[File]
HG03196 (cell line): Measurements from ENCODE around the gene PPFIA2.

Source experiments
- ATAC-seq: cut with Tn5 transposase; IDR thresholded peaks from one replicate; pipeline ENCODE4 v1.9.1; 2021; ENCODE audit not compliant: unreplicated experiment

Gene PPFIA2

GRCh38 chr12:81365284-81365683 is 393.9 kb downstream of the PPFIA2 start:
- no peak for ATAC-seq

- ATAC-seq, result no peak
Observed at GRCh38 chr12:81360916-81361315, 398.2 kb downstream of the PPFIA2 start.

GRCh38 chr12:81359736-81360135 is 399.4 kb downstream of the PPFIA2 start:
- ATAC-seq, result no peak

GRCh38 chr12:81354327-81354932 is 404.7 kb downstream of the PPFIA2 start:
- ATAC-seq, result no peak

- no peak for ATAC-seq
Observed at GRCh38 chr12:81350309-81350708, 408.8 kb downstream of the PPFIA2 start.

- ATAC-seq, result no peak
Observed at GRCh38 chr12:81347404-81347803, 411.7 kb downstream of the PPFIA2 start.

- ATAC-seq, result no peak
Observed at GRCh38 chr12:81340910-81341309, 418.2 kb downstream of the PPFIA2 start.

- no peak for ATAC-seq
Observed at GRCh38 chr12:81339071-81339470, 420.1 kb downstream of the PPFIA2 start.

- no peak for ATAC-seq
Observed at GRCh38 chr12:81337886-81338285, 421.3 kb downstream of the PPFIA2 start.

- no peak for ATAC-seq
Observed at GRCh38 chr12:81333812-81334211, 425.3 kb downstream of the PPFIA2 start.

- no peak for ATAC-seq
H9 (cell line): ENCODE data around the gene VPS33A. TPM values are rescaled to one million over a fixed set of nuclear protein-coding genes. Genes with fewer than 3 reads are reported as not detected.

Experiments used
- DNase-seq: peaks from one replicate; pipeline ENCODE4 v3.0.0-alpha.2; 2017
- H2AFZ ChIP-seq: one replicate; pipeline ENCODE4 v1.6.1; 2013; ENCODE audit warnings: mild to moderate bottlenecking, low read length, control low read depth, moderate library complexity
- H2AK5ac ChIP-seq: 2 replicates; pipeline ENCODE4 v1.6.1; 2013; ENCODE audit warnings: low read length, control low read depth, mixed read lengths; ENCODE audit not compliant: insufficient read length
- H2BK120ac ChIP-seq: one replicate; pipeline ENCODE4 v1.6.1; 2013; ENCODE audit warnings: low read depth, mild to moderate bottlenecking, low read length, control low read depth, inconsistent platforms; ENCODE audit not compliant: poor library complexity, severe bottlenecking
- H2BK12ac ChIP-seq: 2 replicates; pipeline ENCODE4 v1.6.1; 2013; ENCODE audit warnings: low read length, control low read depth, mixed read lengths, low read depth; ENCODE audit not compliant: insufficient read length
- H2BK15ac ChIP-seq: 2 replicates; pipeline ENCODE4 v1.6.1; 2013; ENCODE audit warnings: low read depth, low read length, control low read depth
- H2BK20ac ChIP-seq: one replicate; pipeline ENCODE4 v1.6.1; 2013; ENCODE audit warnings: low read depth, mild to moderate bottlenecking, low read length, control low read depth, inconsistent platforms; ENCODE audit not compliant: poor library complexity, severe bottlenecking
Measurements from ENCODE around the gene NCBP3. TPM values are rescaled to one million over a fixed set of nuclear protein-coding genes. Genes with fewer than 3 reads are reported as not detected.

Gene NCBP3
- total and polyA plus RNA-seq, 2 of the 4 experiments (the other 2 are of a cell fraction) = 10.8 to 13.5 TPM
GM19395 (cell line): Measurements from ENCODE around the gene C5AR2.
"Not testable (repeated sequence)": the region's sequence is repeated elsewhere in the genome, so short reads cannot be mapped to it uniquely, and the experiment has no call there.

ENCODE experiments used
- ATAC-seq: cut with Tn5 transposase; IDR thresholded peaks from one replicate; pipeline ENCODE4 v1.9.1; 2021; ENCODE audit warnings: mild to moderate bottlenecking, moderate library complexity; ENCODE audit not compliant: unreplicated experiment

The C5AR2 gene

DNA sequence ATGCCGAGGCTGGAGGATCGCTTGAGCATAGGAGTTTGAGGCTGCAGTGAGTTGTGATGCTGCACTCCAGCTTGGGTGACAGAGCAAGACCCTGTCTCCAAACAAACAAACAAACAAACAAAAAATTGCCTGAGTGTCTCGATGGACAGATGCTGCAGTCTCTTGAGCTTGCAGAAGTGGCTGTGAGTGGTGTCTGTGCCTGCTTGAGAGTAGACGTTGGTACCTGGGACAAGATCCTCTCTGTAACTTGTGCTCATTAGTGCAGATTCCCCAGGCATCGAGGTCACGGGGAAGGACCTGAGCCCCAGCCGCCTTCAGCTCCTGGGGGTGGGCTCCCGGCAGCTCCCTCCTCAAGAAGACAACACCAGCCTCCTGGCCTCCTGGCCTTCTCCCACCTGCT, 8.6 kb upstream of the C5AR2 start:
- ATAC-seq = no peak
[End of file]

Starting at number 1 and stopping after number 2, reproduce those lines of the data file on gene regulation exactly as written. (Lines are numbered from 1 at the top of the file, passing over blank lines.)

HG03196 (cell line): Measurements from ENCODE around the gene PPFIA2.

Source experiments